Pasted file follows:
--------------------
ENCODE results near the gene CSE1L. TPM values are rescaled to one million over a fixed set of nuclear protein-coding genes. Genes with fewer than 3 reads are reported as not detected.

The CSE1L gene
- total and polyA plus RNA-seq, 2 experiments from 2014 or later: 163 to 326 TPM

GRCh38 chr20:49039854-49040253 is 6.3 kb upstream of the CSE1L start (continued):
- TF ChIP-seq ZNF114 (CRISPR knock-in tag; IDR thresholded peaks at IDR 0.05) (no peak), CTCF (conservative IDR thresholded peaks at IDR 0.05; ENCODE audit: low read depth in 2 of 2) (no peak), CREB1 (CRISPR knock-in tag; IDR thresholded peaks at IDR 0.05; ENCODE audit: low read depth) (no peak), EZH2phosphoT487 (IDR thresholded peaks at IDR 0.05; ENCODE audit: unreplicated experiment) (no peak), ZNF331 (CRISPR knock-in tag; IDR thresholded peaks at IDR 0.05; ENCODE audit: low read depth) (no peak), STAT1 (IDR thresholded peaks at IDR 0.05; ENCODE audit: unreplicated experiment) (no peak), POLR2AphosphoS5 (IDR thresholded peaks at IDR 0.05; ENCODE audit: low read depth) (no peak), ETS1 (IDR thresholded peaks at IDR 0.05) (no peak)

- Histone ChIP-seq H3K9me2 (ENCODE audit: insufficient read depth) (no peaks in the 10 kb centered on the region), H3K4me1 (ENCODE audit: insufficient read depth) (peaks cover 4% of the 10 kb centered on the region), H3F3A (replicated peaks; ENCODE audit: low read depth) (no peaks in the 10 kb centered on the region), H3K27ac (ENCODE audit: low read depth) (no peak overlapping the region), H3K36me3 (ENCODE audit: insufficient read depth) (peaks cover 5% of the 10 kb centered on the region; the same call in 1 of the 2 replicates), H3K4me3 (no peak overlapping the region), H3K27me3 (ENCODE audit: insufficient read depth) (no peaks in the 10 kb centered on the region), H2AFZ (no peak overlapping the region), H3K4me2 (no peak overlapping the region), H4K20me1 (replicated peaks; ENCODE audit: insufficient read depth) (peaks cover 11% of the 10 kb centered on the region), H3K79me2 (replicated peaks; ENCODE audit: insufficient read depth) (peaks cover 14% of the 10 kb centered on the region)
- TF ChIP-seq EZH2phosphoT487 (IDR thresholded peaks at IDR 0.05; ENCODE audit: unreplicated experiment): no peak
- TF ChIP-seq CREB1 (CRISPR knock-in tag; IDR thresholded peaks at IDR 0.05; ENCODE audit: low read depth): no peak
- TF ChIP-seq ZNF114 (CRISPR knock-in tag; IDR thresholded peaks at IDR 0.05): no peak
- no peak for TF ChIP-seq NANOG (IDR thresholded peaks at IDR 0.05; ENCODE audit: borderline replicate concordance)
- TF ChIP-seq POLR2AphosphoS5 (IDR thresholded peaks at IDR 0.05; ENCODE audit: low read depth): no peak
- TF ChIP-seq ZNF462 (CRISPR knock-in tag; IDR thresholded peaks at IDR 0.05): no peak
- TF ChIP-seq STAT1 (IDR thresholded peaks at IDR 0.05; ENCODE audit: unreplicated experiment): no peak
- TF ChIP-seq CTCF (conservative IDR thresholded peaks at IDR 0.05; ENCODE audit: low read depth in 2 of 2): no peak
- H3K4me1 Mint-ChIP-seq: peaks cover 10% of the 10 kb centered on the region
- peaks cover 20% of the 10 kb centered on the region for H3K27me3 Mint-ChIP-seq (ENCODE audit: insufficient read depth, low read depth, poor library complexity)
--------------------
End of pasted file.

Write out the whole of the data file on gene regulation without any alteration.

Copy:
ENCODE results near the gene CSE1L. TPM values are rescaled to one million over a fixed set of nuclear protein-coding genes. Genes with fewer than 3 reads are reported as not detected.

The CSE1L gene
- total and polyA plus RNA-seq, 2 experiments from 2014 or later: 163 to 326 TPM

GRCh38 chr20:49039854-49040253 is 6.3 kb upstream of the CSE1L start (continued):
- TF ChIP-seq ZNF114 (CRISPR knock-in tag; IDR thresholded peaks at IDR 0.05) (no peak), CTCF (conservative IDR thresholded peaks at IDR 0.05; ENCODE audit: low read depth in 2 of 2) (no peak), CREB1 (CRISPR knock-in tag; IDR thresholded peaks at IDR 0.05; ENCODE audit: low read depth) (no peak), EZH2phosphoT487 (IDR thresholded peaks at IDR 0.05; ENCODE audit: unreplicated experiment) (no peak), ZNF331 (CRISPR knock-in tag; IDR thresholded peaks at IDR 0.05; ENCODE audit: low read depth) (no peak), STAT1 (IDR thresholded peaks at IDR 0.05; ENCODE audit: unreplicated experiment) (no peak), POLR2AphosphoS5 (IDR thresholded peaks at IDR 0.05; ENCODE audit: low read depth) (no peak), ETS1 (IDR thresholded peaks at IDR 0.05) (no peak)

- Histone ChIP-seq H3K9me2 (ENCODE audit: insufficient read depth) (no peaks in the 10 kb centered on the region), H3K4me1 (ENCODE audit: insufficient read depth) (peaks cover 4% of the 10 kb centered on the region), H3F3A (replicated peaks; ENCODE audit: low read depth) (no peaks in the 10 kb centered on the region), H3K27ac (ENCODE audit: low read depth) (no peak overlapping the region), H3K36me3 (ENCODE audit: insufficient read depth) (peaks cover 5% of the 10 kb centered on the region; the same call in 1 of the 2 replicates), H3K4me3 (no peak overlapping the region), H3K27me3 (ENCODE audit: insufficient read depth) (no peaks in the 10 kb centered on the region), H2AFZ (no peak overlapping the region), H3K4me2 (no peak overlapping the region), H4K20me1 (replicated peaks; ENCODE audit: insufficient read depth) (peaks cover 11% of the 10 kb centered on the region), H3K79me2 (replicated peaks; ENCODE audit: insufficient read depth) (peaks cover 14% of the 10 kb centered on the region)
- TF ChIP-seq EZH2phosphoT487 (IDR thresholded peaks at IDR 0.05; ENCODE audit: unreplicated experiment): no peak
- TF ChIP-seq CREB1 (CRISPR knock-in tag; IDR thresholded peaks at IDR 0.05; ENCODE audit: low read depth): no peak
- TF ChIP-seq ZNF114 (CRISPR knock-in tag; IDR thresholded peaks at IDR 0.05): no peak
- no peak for TF ChIP-seq NANOG (IDR thresholded peaks at IDR 0.05; ENCODE audit: borderline replicate concordance)
- TF ChIP-seq POLR2AphosphoS5 (IDR thresholded peaks at IDR 0.05; ENCODE audit: low read depth): no peak
- TF ChIP-seq ZNF462 (CRISPR knock-in tag; IDR thresholded peaks at IDR 0.05): no peak
- TF ChIP-seq STAT1 (IDR thresholded peaks at IDR 0.05; ENCODE audit: unreplicated experiment): no peak
- TF ChIP-seq CTCF (conservative IDR thresholded peaks at IDR 0.05; ENCODE audit: low read depth in 2 of 2): no peak
- H3K4me1 Mint-ChIP-seq: peaks cover 10% of the 10 kb centered on the region
- peaks cover 20% of the 10 kb centered on the region for H3K27me3 Mint-ChIP-seq (ENCODE audit: insufficient read depth, low read depth, poor library complexity)